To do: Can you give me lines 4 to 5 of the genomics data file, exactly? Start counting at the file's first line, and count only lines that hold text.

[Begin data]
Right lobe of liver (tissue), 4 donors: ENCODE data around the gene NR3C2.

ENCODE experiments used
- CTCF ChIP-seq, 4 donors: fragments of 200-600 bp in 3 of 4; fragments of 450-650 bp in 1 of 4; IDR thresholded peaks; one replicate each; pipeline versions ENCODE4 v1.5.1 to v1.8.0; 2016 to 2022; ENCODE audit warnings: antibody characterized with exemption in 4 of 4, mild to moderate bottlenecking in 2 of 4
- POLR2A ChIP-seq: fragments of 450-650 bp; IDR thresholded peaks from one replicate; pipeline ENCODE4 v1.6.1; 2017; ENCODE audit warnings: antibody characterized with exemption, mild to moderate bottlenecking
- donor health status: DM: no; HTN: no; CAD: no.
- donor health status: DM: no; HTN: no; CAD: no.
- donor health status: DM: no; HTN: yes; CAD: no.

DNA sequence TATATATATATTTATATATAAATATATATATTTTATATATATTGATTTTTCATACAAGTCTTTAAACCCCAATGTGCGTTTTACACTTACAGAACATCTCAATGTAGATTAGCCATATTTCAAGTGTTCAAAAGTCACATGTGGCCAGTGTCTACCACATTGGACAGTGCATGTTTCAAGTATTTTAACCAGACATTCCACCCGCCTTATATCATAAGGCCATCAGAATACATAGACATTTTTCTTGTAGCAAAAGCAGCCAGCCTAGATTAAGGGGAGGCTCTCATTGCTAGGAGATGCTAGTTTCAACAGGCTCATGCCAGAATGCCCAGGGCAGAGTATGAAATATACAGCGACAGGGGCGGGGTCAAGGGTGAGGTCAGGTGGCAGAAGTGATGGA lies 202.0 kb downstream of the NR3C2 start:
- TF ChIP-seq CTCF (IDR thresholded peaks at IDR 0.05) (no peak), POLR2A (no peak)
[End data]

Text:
- POLR2A ChIP-seq: fragments of 450-650 bp; IDR thresholded peaks from one replicate; pipeline ENCODE4 v1.6.1; 2017; ENCODE audit warnings: antibody characterized with exemption, mild to moderate bottlenecking
- donor health status: DM: no; HTN: no; CAD: no.